Negotiators “are nearing agreement on many of the issues” in the farm bill, said Senate Agriculture chairman Pat Roberts on Tuesday, although one committee member said he doubted there will be an agreement this year.
Two days after farm bill negotiators declared unity in working together on the 2018 farm bill, the House author of the most controversial proposal on the table — stricter work requirements for food stamp recipients — attacked Senate negotiators as weak-willed.
The Senate farm bill will clamp down on payments to so-called managers who live in town and exercise little control over farm operations, announced the leaders of the Agriculture Committee on Wednesday. Still to be resolved was a proposal to make the wealthiest farmers pay more for federally subsidized crop insurance.
Thanks to speedy action by the Agriculture Committee, the Senate is on track to pass its five-year farm bill before the end of June, boosting the chances that the Republican-controlled Congress will enact the major legislation before election-year tensions stymie work later this year.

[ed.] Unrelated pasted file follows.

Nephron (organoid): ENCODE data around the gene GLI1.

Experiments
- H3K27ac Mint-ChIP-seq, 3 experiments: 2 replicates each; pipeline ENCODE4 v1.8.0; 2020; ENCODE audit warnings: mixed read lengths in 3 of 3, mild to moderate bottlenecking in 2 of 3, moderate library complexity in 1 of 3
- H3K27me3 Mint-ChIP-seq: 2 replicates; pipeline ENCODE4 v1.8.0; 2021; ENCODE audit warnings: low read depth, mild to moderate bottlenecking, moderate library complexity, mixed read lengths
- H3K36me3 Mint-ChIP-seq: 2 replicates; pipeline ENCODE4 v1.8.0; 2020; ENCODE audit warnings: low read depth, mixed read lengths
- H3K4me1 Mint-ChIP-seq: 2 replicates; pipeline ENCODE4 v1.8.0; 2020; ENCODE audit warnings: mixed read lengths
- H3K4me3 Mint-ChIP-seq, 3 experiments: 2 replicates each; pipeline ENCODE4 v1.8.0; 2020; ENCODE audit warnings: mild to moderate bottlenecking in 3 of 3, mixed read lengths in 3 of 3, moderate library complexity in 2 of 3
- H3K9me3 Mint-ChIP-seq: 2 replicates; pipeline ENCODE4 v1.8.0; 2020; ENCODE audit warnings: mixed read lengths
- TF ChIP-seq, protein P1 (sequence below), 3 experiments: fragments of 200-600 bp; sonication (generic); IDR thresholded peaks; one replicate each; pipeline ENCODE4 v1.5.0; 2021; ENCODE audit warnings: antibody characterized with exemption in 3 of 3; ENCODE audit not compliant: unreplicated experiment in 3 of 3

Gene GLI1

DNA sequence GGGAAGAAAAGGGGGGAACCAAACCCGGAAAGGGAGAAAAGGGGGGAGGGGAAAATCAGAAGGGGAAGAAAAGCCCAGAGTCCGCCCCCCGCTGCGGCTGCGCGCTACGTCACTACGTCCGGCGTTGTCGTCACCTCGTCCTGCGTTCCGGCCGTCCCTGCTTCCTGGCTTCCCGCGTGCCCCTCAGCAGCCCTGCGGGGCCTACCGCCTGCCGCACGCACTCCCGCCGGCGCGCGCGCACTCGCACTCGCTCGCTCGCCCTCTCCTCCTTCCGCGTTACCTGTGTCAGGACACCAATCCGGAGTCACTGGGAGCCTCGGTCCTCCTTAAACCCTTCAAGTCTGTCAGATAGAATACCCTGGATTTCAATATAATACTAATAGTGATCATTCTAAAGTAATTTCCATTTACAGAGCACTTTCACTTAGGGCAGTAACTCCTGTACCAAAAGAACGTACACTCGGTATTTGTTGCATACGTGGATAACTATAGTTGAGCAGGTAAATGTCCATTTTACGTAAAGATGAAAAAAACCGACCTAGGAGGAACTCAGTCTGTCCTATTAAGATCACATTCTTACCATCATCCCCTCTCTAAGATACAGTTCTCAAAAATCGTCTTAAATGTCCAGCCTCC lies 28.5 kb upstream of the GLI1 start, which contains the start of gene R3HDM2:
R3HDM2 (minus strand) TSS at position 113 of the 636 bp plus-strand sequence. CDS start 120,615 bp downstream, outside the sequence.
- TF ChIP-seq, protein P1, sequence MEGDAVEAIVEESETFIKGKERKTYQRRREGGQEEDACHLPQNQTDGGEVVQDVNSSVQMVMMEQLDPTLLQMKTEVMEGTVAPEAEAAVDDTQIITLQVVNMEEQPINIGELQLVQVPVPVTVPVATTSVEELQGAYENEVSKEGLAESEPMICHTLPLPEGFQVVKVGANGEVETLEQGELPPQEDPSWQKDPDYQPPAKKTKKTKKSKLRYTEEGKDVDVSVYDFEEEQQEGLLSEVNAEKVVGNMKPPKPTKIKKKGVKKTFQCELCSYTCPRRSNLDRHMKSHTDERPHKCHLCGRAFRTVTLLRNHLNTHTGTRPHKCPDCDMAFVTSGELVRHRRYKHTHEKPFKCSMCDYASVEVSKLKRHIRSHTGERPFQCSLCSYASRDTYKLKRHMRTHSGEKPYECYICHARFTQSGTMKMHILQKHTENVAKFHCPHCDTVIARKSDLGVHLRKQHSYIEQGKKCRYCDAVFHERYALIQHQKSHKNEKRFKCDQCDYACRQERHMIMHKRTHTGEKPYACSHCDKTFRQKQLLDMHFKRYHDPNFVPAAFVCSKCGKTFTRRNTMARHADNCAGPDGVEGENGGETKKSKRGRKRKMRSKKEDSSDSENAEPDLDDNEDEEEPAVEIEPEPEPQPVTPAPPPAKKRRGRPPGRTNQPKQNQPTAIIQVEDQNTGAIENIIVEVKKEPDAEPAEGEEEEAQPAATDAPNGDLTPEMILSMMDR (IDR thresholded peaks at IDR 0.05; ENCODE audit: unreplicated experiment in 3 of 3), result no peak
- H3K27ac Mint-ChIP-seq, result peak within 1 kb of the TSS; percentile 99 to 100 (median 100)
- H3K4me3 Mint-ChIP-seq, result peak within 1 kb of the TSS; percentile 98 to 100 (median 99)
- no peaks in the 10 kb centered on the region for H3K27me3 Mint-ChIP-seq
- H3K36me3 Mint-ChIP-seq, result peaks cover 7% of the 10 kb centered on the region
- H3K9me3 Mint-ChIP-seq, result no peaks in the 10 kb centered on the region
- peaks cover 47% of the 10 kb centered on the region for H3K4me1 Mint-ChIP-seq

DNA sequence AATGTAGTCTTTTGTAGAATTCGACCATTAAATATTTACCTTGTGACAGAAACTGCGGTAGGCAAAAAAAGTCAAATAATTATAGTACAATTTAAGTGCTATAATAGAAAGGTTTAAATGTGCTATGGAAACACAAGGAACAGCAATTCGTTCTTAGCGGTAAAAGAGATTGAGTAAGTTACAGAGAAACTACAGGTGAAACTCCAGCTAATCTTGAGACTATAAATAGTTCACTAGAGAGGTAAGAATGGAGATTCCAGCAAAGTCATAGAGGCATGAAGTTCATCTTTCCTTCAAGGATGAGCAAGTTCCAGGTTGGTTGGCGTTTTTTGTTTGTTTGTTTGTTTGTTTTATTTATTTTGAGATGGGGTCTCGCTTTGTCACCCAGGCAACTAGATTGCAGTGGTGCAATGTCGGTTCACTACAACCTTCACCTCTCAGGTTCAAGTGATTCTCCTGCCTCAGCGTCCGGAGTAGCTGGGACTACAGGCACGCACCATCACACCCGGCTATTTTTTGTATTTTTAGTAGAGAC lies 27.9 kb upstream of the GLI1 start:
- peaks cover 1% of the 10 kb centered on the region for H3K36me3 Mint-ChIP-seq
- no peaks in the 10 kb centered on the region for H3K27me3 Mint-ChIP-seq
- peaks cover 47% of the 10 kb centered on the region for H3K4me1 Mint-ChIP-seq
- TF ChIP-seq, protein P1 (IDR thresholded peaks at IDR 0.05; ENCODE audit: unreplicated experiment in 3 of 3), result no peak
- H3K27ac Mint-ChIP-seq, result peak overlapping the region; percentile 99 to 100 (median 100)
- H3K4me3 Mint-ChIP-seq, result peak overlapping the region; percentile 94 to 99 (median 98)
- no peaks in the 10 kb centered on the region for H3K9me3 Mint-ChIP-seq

In the last farm bill, conservative Republicans demanded the biggest cuts in food stamps in a generation, leading the House to defeat the bill in June 2013. It then took Congress more than six months to put the pieces together. The same outcome is possible now after a revolt by Republican conservatives defeated a new farm bill calling for stricter work requirements for food stamp recipients and looser payment limit rules for farmers. But this time the delay may stretch into the new year.
After Democrats spent three hours criticizing House Agriculture Committee chairman Michael Conaway’s plan to overhaul SNAP, the committee approved its draft of the farm bill on a party-line vote.
There is little bite in the weak limits the government imposes on farm subsidy payments, and now reformers say the limits will become toothless under provisions in the Republican-drawn farm bill in the House.
The leaders of the Senate Agriculture Committee have ruled out major changes in the food stamp program, effectively rejecting big cuts to the program before House Agriculture chairman Michael Conaway can write them into his committee’s version of the farm bill. (No paywall)
The Senate Agriculture Committee will draft its version of the 2018 farm bill in April if chairman Pat Roberts’ plans hold up. Roberts discussed the timeline for the bill, but not its contents, at a child nutrition luncheon.